City, News

Early voting now in session throughout Massachusetts

Massachusetts voters can now cast their votes in the general election.

Boston’s Fenway Park opened up Saturday to Massachusetts residents looking to vote early and will continue to be open through Oct. 30. HANNAH YOSHINAGA/ DAILY FREE PRESS STAFF

Early voting, including in-person and mail-in ballots, opened Saturday and will be available until Oct. 30.

Boston residents can vote in person at City Hall on weekdays. They can also visit any of the dozens of early voting locations across the city, including Fenway Park, as they become available on varied days.  

Local voter participation advocacy groups such as MassVOTE and Common Cause Massachusetts have worked to encourage turnout despite the pandemic. 

MassVOTE is working to close the voter turnout gap between largely white, suburban areas and more diverse, urban areas, said Alex Psilakis, MassVOTE policy and communications manager.

Psilakis said the group has used phone banking and text banking to encourage voter participation, rather than in-person activities such as tabling and door-knocking.

Prior to the pandemic, MassVOTE had often organized in-person events to encourage voter participation. Last year, the group held a forum for the Boston City Council race, where candidates answered policy questions.

Since COVID-19, however, MassVOTE has pivoted to virtual town halls and forums, allowing voters to get to know candidates over Zoom instead.

“It’s not as good because you can’t meet the people,” Psilsaki said. “You can’t talk to them face to face, and the voters don’t get that same engagement. But, we’re making do with the times.”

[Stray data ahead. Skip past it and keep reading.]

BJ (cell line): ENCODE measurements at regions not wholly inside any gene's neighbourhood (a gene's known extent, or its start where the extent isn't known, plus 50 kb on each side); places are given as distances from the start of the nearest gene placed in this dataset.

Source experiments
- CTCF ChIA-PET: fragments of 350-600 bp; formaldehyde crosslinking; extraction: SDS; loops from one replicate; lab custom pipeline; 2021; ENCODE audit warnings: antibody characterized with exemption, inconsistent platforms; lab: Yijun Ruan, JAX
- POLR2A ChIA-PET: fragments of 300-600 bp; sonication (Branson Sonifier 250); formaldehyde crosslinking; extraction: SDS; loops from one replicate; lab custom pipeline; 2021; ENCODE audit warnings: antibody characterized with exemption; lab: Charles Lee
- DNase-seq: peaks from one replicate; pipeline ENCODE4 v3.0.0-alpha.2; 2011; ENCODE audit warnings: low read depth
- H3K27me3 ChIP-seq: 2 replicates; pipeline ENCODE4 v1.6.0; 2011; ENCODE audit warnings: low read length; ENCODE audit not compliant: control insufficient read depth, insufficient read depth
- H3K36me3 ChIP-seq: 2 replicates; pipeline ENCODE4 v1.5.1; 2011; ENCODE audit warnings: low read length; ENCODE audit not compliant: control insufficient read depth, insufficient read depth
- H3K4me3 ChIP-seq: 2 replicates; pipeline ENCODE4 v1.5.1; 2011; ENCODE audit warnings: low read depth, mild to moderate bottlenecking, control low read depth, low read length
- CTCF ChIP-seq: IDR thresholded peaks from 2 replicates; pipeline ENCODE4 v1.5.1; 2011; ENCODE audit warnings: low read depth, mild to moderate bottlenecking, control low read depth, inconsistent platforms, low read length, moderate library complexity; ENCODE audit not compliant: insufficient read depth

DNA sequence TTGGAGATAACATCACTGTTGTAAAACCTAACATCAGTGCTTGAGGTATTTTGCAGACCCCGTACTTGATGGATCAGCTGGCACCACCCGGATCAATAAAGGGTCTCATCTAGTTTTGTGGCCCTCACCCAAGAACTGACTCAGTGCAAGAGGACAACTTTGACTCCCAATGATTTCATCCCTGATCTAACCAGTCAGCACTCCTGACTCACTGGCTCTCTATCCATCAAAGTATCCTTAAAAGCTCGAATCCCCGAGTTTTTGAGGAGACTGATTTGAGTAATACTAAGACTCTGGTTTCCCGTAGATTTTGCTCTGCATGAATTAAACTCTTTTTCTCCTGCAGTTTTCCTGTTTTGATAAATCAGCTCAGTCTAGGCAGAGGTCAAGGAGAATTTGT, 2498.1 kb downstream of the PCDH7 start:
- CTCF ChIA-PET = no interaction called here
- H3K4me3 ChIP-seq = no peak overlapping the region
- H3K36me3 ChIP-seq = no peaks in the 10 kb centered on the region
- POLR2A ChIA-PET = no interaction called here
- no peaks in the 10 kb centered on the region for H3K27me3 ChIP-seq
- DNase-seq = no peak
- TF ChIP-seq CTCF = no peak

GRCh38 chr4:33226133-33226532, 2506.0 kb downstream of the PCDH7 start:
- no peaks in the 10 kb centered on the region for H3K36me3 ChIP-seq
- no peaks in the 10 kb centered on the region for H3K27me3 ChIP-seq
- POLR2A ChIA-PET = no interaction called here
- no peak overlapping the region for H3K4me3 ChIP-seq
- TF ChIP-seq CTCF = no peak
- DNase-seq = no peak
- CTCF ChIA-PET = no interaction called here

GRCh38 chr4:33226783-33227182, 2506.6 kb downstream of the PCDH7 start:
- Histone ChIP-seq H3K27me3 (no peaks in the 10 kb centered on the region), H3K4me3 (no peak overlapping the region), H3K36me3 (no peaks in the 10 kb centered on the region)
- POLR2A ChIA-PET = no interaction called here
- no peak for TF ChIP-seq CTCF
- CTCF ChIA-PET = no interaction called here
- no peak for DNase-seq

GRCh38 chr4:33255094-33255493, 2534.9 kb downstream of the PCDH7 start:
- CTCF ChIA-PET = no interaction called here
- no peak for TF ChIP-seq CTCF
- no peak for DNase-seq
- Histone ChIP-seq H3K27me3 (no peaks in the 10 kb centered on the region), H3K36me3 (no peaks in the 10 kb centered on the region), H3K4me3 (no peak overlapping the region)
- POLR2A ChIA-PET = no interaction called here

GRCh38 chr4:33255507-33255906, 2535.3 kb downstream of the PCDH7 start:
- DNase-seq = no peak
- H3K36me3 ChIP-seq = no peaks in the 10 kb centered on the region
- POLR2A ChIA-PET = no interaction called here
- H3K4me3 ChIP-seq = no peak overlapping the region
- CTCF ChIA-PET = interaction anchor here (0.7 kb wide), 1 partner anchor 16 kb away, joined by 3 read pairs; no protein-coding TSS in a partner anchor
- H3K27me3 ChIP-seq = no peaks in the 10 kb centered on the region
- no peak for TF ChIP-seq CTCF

He added that demographic data from this year’s presidential primary shows mail-in ballots during the early voting period largely came from white, middle- to upper-class residents, while residents of color tended to vote early in person. 

Psilakis said voting early by mail seems to be more common in the suburbs because households in these communities tend to be wealthier than those in cities. He said the wealth-associated quality of infrastructure helps these communities trust the mail-in voting system.

Mail-in ballot turnout is likely to be high, Psilakis said, based on turnout in the primary, during which about half of total ballots came by mail. 

Kristina Mensik, assistant director of Common Cause Massachusetts, said the organization had to shift to addressing voter suppression this election cycle.

Mensik said threats to gut the United States Postal Service have forced Common Cause to change its messaging.

The Trump Administration has been accused of interfering with USPS to stop mail-in voting, after the agency cut post office hours and residents across the country observed mailboxes being removed.

“Our role as advocates has been to try and strike a balance between always prioritizing what is best for voters,” Mensik said, “but also trying to meet the needs of election officials.” 

This work includes recruiting poll workers and tackling other logistical election needs to help officials process ballots, she said.

Mensik said the greatest challenge right now is uncertainty about the progression of the pandemic throughout the voting process, which has been coupled with misinformation about the voting process.

“It’s one thing to conduct elections during a pandemic,” Mensik said. “It’s another thing to conduct elections during a pandemic when you have a president who is spewing misinformation and disinformation about voting by mail, which undermines trust and makes our job of working to educate voters a lot harder.” 

Comments are closed.